|The TIME'S UP and the Annenberg Inclusion Initiative #4PercentChallenge, was announced at a panel at the 2019 Sundance Film Festival. On its face, the challenge is simple: Working film professionals taking the pledge must commit to working with at least one female film director in the next 18 months. Later, actor Tessa Thompson made the commitment out loud and explained why it matters. “Because only 4% of the top 100 studio films over the last DECADE have been directed by women, #TIMESUP is initiating a challenge, the 4% challenge,” she said. Research shows that women-led films are more inclusive on all measures, including behind-the-scenes hiring. “The aim is to humanize production processes so that all groups can thrive at work in safe contexts,” TIME'S Up said in a formal statement.|
|Senator Kamala Harris launches her presidential bid in Oakland, Calif.|
|By all accounts it was a blowout event with a real home town vibe - more than 20,000 people showed up to Frank Ogawa Plaza — named for the Oakland City Council member whose family was interned with Japanese-Americans during World War II — to hear Harris introduce herself. “We are at an inflection point in the history of our nation,” she said. “We are here because the American Dream and our American democracy are under attack and on the line like never before.” Harris, the daughter of immigrants from India and Jamaica, outlined her progressive plan, and while never mentioning the current president by name, spoke directly to the divisions that plague the country. “The truth is that, as Americans, we have much more in common than what separates us,” she said.|
|A possible breakthrough in sickle-cell disease|
|The disease, which causes agonizing pain mostly in people of African ancestry, is caused by a mutation in a single gene. But a new form of genetic therapy is showing real promise in its early stages of testing. And, it’s not expensive. “This would be the first genetic cure of a common genetic disease,” Dr. Edward Benz, professor of medicine at Harvard Medical School tells The New York Times. It’s been a journey: current treatments are often ineffective and include very expensive marrow transplants. Experts have long complained that there has been little funding for research because the disease mostly impacts less affluent minority populations.|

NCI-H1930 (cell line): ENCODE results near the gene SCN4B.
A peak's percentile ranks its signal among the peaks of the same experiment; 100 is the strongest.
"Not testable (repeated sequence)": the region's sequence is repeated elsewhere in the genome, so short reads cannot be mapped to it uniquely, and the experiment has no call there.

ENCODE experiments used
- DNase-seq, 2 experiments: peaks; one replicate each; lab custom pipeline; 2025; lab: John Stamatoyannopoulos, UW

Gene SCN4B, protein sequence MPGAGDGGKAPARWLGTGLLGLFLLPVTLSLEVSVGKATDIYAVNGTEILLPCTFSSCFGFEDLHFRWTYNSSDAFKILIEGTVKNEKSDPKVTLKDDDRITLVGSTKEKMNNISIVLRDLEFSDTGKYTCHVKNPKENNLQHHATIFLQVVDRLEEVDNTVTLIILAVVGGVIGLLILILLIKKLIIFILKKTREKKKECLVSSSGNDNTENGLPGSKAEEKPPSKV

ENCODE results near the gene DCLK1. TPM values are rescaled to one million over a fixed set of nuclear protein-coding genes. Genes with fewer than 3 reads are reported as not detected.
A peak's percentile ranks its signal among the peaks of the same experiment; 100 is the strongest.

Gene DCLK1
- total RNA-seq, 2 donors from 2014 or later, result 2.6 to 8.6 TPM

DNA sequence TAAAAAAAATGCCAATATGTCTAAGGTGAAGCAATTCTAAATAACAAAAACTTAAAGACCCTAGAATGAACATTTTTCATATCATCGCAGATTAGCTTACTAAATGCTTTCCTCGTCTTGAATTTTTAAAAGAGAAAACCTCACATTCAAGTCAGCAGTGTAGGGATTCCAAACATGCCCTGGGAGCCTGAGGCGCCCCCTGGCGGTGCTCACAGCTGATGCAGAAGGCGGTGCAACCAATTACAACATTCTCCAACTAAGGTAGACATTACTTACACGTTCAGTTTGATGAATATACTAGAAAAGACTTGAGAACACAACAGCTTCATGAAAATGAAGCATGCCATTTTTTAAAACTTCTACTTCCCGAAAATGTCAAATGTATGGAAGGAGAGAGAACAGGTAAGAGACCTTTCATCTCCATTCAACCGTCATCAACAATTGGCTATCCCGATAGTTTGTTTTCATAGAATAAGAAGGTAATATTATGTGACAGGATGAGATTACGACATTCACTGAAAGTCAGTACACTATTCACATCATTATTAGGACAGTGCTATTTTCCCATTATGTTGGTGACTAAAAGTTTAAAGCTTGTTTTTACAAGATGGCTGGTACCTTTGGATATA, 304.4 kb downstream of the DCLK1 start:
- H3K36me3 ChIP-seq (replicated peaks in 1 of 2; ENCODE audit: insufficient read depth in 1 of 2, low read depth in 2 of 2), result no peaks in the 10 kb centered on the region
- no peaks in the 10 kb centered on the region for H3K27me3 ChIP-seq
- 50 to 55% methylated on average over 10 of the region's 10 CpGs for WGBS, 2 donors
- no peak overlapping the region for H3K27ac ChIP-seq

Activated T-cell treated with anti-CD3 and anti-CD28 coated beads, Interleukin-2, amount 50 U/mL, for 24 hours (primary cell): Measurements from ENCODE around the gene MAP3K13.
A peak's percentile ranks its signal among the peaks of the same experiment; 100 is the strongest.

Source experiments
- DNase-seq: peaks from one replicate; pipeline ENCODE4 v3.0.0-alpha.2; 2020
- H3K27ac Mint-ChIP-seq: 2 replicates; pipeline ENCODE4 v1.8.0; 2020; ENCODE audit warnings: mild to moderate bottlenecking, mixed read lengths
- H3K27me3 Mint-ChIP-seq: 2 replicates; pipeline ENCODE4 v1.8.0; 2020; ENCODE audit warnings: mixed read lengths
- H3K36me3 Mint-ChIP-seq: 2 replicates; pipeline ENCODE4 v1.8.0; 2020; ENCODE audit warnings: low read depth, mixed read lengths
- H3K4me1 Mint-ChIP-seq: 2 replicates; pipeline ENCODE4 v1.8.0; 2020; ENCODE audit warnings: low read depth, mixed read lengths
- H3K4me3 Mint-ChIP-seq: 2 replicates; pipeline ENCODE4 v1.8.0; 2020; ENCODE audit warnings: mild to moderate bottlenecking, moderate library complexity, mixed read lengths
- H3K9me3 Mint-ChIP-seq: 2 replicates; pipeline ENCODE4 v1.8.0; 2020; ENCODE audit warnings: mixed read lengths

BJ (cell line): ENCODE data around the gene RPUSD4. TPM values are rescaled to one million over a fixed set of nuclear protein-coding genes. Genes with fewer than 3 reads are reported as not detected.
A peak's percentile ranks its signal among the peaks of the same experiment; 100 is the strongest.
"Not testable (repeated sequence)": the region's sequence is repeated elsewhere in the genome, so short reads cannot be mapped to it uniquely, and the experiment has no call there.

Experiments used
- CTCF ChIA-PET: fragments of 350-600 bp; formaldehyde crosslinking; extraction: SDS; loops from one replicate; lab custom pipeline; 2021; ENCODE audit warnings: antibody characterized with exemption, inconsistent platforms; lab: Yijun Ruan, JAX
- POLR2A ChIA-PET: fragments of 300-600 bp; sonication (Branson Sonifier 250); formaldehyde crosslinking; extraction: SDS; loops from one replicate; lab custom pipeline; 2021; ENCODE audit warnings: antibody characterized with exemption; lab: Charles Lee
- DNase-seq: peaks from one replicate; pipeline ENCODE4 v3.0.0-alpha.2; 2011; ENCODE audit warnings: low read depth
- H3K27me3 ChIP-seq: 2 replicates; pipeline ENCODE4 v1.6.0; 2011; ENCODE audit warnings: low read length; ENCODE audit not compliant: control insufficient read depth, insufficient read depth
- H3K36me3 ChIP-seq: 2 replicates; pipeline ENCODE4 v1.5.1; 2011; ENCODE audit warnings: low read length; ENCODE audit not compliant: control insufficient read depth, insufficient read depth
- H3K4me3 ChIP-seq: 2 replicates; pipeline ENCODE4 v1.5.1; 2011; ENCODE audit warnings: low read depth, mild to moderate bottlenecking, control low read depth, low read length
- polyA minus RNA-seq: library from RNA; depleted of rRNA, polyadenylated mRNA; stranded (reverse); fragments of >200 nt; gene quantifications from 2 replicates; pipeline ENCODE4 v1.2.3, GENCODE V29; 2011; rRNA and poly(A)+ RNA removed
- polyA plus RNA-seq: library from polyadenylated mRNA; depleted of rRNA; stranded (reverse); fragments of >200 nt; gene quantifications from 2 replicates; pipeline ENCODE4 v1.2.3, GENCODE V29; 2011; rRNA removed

|New York Times|
|BREAKING: The USPS is selling stamps with an image of Gregory Hines on them|
|The 55 cent “forever” stamps go on sale today, and I thought you should have this important information so you can plan your day accordingly. It’s the 42nd stamp in their Black Heritage series. Hines was a jazz tap dancer, actor, choreographer and one of the most innovative performers of the modern age; here is a wonderful essay about his impact on dance,here is a short clip of the challenge dancein the 1988 hit move Tap; here he is singingThere’s Nothing Better than Love with Luther Vandross; here is a longer clip of him in dancing to and with Sammy Davis Jr. Okay, I’ll stop now. I lied: Here’s the famous scene of him dancing with Mikhail Baryshnikov in White Nights, which shows that Misha would have been a great tap dancer if things had worked out a little better for him. (I jest.) I loved Hines so much that it didn’t even bother me that he starred as Jelly Roll Morton, a man who didn’t tap dance.|
|China has become Hong Kong’s primary research partner|
|A new paper shows that more than half of the scientific research conducted in Hong Kong is now conducted in collaboration with mainland China. This increasing reliance on China means that Hong Kong’s research with the U.S., now their second most frequent partner, are diminishing year over year. China “gradually came to occupy an irreplaceable position through a rapid growth of collaborative publications with Hong Kong”, say authors Qian Ma and Wenlan Li, from China’s Tianjin University. The research cited in the paper is focused in the general categories of engineering, physics, chemistry, materials science and computer science.|
|Times Higher Education|
|Why are white people so angry?|
|Carol Anderson, a professor of African-American studies at Emory University, seeks to reframe the history of race and tension as driven largely by white fear: At moments of black progress, there is a predictable, white backlash. Anderson doesn’t offer any prescriptions, but her research is exhaustive.The review is below. I’m still reading the book, but so far it’s illuminating and predictably grim.|
|New York Times|